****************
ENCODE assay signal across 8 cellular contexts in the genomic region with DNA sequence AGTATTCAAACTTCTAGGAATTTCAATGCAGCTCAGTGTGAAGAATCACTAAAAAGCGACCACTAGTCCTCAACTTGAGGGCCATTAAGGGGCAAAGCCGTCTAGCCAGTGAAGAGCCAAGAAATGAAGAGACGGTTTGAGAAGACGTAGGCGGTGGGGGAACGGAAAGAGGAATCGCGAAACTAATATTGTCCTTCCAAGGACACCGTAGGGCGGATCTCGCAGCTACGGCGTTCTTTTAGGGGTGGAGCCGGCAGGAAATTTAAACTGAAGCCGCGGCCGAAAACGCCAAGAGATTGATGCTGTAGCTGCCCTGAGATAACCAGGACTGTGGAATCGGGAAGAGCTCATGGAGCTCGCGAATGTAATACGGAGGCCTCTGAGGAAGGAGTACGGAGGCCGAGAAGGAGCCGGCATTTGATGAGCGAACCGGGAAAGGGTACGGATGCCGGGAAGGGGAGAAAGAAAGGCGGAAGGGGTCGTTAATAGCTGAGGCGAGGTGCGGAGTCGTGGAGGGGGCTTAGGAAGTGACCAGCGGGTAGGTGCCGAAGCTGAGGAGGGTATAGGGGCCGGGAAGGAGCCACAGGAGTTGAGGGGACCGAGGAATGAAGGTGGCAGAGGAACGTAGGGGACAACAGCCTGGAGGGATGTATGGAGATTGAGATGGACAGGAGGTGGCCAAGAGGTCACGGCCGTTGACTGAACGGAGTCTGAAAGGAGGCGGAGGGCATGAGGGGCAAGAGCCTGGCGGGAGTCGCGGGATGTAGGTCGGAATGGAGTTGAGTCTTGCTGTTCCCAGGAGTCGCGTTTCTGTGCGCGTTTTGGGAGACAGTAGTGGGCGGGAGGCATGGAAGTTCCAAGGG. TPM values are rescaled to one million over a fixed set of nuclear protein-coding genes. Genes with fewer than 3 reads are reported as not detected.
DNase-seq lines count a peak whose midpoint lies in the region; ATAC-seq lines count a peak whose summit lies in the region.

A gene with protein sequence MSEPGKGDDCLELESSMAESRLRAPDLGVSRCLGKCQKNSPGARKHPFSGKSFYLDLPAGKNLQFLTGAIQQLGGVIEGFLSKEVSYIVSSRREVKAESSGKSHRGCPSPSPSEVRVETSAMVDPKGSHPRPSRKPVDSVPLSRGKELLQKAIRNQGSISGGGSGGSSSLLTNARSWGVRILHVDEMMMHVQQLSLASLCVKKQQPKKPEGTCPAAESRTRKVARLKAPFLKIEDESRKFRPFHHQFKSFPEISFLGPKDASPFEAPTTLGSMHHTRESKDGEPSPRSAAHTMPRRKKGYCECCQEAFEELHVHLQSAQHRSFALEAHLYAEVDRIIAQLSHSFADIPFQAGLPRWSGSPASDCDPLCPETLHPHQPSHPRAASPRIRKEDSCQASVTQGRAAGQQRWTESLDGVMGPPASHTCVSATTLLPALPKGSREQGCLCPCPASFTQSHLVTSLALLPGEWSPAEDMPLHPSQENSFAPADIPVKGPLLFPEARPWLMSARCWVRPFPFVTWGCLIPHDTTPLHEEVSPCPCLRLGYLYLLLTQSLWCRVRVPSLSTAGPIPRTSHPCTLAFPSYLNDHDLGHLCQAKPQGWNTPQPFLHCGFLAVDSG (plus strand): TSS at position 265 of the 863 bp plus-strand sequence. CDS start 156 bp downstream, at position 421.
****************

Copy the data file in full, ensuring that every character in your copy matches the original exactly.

ENCODE assay signal across 8 cellular contexts in the genomic region with DNA sequence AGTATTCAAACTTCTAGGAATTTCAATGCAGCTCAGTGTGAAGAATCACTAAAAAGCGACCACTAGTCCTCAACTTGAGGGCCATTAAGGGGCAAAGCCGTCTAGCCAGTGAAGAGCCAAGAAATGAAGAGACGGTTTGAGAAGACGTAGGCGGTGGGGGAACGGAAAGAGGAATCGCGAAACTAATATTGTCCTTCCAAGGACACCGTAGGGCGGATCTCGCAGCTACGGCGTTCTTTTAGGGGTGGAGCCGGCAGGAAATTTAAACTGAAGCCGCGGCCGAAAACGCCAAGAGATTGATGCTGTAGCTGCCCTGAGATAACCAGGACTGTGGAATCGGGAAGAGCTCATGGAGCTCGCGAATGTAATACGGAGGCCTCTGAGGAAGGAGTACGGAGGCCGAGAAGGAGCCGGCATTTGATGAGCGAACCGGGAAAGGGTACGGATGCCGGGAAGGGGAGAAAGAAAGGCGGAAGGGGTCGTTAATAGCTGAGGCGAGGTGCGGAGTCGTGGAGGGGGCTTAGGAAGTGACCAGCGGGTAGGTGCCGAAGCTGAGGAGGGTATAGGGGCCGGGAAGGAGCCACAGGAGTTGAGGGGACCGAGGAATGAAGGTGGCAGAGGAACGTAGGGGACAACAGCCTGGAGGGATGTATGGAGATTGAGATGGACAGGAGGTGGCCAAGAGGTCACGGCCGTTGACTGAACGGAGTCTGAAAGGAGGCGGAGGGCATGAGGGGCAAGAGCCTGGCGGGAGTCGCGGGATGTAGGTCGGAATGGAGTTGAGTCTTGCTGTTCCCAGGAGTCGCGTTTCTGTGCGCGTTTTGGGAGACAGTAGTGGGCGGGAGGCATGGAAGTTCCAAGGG. TPM values are rescaled to one million over a fixed set of nuclear protein-coding genes. Genes with fewer than 3 reads are reported as not detected.
DNase-seq lines count a peak whose midpoint lies in the region; ATAC-seq lines count a peak whose summit lies in the region.

A gene with protein sequence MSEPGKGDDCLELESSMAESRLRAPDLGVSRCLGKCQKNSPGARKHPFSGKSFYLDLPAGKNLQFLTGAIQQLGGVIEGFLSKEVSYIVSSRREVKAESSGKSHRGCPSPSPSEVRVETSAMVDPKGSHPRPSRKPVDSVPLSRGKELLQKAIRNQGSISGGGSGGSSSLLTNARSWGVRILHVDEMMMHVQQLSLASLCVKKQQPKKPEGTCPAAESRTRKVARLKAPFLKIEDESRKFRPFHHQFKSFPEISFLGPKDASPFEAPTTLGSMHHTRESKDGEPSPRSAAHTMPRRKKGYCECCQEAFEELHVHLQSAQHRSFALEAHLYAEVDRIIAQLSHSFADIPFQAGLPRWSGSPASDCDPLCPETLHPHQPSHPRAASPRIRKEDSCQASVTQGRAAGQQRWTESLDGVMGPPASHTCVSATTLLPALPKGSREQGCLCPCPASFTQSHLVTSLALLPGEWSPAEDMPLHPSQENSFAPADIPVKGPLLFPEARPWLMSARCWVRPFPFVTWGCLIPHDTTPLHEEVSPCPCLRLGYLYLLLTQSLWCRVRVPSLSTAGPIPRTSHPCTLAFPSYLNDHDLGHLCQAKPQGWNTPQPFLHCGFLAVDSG (plus strand): TSS at position 265 of the 863 bp plus-strand sequence. CDS start 156 bp downstream, at position 421.